Persuasive speakers and influencers know that communication is not only about what you say, but how your nonverbal, body language expresses your intentions and emotions. Someone’s words may say one thing, but their body language may signal something different. Being mindful about body language can help you clearly communicate your message and lessen the risk of being misunderstood in your communication, relationships, and negotiations.
An article from Lifehack highlights a list of the most common types of nonverbal communication. If you’d like your communication to be clear and persuasive, then pay attention to these nonverbal communication giants.
Hand movements convey volumes of information and humans use hand gestures without thinking about it all day, every day. Some hand gestures are conscious like the “wave” to ask for help or flag down the tow truck driver or the “pointed finger” used to highlight or clarify whether we are talking about you or me. Some hand gestures are unconscious like the “steepled fingers” and can make a person appear centered, wise, and attentive. There are some gestures which fall under the “anxiety” heading like nail biting or fidgeting. These nonverbal hand gestures typically convey nervousness, insecurity, anxiety, or being withdrawn from the conversation.
However, some gestures can have the opposite or unintended effect in communication. Pointing can be viewed as rude, threatening, or off putting. Point with caution! If you’re giving directions, try instead gesturing in a direction with an open palm perpendicular to the floor.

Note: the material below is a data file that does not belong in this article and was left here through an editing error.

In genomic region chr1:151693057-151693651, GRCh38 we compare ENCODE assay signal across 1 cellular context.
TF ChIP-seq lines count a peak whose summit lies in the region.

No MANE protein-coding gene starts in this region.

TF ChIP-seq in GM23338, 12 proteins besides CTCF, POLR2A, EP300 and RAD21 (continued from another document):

How are you using your hands when communicating? Being mindful can make you better at communicating or influencing a discussion.
Eyes can appear to “smile,” “throw darts,” or well with empathy. Similarly, there are different kinds of smiles which can communicate happiness, openness, warmth as well as caution or sadness. How often do you touch your face when you speak? People react to what they perceive your “eyes” or you face seems to communicate. Similarly, by avoiding eye contact, you may be signaling that you’re shy, nervous, lack confidence or aren’t attentive or interested.
Beware the “raised eyebrow,” yours or theirs. You’ve been on the receiving end of this nonverbal gesture many times because there are parents, teachers, and Judge Judy in this world. Are you consistently doing this gesture more often than you know or maybe even intend?
Does what you say match what your facial expression suggests?
Being mindful about whose posture is in play, yours or theirs, can cause conversations to start, stall, continue or abruptly stop. Was it you who crossed your arms over your chest and ended a conversation in a nanosecond? If it was the other person, take that to mean your current communication intentions, style, and approach isn’t advancing your cause.
Remember, there are many things you can do to communicate better without saying a word. Be mindful and practice nonverbal gestures you intend to attach to your verbal communication. Being more aware of all the messages you’re sending and receiving both verbally and nonverbally can help you better communicate and increase the likelihood of successful negotiations.